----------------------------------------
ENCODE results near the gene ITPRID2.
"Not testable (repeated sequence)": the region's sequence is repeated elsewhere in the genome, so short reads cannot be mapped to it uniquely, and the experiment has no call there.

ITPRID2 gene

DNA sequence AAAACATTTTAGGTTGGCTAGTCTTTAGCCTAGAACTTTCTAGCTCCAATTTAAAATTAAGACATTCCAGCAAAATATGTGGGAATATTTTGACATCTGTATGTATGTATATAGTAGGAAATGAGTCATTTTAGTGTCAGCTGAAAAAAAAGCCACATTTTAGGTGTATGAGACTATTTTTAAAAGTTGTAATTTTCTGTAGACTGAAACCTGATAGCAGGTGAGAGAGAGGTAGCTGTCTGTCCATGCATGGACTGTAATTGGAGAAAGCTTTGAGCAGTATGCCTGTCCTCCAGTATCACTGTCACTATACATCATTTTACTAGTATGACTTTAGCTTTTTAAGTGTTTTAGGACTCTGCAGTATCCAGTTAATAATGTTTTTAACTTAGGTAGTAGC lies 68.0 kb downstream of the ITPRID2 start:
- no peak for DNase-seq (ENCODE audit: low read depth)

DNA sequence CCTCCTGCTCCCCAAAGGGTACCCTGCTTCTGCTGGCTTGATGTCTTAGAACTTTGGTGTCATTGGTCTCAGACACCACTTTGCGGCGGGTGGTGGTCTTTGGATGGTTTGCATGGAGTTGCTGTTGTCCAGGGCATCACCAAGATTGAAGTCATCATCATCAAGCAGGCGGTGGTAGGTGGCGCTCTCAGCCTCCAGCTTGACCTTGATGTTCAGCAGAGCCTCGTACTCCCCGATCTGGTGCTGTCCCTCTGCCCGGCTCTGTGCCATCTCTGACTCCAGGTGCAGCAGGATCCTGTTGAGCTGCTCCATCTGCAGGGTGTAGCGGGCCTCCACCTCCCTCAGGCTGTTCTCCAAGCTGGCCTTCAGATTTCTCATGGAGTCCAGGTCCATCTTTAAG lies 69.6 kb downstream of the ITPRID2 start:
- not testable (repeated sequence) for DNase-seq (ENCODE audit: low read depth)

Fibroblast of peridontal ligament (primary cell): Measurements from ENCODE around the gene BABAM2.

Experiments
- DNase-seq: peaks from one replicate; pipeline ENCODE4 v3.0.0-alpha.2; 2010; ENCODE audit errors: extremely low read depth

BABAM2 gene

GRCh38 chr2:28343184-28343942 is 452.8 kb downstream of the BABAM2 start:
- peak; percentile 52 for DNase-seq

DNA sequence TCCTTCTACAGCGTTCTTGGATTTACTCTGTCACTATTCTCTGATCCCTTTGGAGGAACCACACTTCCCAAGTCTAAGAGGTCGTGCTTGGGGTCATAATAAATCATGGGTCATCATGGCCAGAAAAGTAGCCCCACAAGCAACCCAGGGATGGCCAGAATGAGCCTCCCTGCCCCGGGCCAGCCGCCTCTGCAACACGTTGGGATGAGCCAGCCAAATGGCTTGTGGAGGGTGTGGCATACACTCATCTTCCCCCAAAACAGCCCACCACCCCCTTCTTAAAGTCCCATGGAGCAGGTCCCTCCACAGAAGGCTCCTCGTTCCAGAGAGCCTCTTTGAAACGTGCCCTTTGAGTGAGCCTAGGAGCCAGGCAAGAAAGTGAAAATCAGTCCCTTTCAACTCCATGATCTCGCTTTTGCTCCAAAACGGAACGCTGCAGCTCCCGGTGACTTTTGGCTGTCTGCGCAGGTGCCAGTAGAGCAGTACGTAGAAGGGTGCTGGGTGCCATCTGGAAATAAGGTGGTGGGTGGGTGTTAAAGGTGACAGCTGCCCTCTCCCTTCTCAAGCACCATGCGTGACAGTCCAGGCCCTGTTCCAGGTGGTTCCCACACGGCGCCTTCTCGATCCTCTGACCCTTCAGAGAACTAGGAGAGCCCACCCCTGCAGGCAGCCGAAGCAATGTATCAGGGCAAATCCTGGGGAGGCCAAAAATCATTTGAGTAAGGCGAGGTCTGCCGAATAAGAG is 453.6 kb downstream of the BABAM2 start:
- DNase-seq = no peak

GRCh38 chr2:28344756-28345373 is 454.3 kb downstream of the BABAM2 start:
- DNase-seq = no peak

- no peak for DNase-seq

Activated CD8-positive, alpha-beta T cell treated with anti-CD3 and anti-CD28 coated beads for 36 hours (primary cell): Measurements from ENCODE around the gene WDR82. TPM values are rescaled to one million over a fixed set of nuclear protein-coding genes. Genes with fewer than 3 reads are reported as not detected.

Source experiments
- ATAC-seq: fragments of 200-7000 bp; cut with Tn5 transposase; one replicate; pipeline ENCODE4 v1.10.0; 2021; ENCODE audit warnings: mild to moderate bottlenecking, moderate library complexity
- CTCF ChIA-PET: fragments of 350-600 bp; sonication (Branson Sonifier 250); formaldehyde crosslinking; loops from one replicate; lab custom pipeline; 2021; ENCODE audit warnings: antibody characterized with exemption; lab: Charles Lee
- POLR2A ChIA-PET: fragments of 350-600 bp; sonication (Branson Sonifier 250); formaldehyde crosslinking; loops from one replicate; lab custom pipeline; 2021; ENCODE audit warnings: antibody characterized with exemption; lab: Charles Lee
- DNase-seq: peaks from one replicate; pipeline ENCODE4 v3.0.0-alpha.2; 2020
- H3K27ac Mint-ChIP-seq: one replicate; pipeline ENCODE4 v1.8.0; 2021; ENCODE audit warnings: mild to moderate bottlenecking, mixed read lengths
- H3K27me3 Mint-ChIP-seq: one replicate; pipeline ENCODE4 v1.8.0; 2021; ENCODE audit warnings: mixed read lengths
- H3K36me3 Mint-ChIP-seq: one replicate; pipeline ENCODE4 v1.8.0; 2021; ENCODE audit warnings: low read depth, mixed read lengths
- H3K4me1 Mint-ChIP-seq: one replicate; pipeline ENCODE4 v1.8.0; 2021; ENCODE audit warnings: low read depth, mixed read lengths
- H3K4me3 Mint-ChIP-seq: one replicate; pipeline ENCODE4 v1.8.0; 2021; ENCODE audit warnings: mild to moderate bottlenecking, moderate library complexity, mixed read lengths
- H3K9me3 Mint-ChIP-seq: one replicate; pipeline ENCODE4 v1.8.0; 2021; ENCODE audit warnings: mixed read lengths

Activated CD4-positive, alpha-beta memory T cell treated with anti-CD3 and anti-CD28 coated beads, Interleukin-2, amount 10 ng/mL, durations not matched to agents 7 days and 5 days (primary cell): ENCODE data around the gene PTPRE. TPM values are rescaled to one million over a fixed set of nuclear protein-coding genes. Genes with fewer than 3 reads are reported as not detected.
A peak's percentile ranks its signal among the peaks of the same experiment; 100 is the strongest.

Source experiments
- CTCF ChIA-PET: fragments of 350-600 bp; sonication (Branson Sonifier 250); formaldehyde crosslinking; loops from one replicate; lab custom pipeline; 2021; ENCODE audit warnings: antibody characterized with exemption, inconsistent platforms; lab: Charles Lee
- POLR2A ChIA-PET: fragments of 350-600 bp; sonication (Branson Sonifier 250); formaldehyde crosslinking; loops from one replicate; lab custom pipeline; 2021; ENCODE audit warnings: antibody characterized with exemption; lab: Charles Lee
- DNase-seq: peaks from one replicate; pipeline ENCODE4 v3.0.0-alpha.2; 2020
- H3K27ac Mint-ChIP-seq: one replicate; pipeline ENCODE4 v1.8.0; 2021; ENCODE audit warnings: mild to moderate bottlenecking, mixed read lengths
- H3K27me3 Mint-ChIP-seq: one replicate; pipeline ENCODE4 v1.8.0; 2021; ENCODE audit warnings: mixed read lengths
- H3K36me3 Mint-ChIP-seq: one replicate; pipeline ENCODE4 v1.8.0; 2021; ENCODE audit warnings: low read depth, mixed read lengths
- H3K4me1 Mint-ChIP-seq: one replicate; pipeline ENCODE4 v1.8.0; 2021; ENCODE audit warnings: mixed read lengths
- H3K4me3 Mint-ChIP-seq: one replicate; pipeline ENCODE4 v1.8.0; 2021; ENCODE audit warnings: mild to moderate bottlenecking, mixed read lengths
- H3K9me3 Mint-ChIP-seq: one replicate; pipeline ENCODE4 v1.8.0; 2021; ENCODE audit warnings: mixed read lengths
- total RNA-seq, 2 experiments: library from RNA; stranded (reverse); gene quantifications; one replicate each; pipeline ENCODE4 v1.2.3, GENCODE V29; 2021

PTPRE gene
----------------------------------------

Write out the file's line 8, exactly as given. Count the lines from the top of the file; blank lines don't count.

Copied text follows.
Fibroblast of peridontal ligament (primary cell): Measurements from ENCODE around the gene BABAM2.